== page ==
Underwater Archaeologists Discover Elongated Skulls in Submerged Mayan Cave

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An underwater cavern in Mexico's Yucatán Peninsula was explored by archaeologists recently, and they made a wild discovery. Local villagers in the area are terrified of this cenote, and their fears were realized when they found the cave littered with elongated skulls and human bones. 

The cenote, known as Sac Uayum, is just outside of the ancient city of Mayapán. This area was a major political center back in the 12th-15th century with nearly 17,000 residents. 

There's a local legend surrounding Sac Uayum that says it's guarded by a feathered, horse-headed serpent. The local villagers do not go near the site in fear of what lives inside. Before the archaeologists were even allowed to explore the cenote, a local shaman prepared a traditional ceremony to ask the gods permission to explore.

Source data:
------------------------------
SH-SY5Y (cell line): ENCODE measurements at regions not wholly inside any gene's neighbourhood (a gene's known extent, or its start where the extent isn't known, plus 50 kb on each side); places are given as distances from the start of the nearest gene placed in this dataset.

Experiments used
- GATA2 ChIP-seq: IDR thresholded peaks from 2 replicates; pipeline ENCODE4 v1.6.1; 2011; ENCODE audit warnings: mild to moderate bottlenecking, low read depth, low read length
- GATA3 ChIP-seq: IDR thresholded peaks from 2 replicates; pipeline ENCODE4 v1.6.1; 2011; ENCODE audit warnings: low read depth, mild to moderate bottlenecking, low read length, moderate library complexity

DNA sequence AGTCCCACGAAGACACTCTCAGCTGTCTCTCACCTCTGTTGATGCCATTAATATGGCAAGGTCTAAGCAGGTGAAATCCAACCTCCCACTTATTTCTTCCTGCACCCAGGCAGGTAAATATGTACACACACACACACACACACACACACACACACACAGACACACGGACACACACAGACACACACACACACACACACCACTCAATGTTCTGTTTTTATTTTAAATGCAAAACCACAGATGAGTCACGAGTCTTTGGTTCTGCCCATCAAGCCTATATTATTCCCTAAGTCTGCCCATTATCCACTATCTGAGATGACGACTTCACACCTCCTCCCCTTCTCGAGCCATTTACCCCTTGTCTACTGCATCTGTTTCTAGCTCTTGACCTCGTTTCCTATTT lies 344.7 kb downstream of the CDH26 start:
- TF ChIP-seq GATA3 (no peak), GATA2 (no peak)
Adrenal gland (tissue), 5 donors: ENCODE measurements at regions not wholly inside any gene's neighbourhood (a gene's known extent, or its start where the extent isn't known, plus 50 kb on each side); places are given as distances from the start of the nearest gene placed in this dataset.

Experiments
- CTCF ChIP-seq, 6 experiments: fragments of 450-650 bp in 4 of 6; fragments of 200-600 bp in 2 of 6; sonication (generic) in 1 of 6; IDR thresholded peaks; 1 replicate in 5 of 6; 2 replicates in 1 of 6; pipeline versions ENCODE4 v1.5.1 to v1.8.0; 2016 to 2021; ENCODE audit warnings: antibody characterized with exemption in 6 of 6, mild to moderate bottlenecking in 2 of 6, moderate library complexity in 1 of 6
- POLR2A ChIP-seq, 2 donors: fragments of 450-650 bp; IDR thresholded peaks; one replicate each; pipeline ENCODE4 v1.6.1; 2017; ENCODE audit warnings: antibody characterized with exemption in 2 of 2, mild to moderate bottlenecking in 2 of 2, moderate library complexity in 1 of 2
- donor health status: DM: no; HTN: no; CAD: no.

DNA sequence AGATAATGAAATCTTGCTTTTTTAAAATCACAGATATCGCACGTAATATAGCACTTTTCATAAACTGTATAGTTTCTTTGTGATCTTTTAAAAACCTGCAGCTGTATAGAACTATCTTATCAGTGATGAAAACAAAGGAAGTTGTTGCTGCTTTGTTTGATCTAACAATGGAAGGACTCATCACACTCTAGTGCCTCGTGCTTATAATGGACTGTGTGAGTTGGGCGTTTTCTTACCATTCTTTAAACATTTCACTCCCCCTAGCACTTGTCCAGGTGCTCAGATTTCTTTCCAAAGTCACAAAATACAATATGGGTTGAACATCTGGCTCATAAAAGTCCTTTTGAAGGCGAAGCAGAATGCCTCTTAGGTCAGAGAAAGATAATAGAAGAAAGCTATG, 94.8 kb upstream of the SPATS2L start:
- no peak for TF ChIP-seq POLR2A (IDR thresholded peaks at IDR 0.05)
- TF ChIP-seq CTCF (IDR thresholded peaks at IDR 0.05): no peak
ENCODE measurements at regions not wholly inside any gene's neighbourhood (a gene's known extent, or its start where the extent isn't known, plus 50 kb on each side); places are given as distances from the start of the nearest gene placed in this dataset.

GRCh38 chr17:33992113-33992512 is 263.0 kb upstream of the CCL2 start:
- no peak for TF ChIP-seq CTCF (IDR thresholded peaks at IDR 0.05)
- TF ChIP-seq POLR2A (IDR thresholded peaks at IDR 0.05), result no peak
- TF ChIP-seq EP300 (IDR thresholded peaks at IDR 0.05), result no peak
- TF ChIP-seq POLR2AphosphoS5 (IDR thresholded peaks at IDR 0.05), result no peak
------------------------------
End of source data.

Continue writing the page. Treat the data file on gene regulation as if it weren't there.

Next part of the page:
The archaeologists understood from day one why the villagers were afraid of the cenote, as it appeared that something terrible may have happened inside. Inside the cavern were two chambers connected by a tunnel and bones were strewn across the floors. So far, they've accounted for ten skulls in one chamber and five in the second. 

So far, cause of death has not been determined. The remains belong to women and men, adults and teenagers. Most Mayapan were buried beneath or near their homes, so this doesn't present as a normal burial ground. The Maya believed the underworld existed south of their borders, which is where this cavern is located. This could hint that the human remains were placed there to await the next cycle of creation. The other possibility is that they were plague victims that needed to be buried far from the city. 

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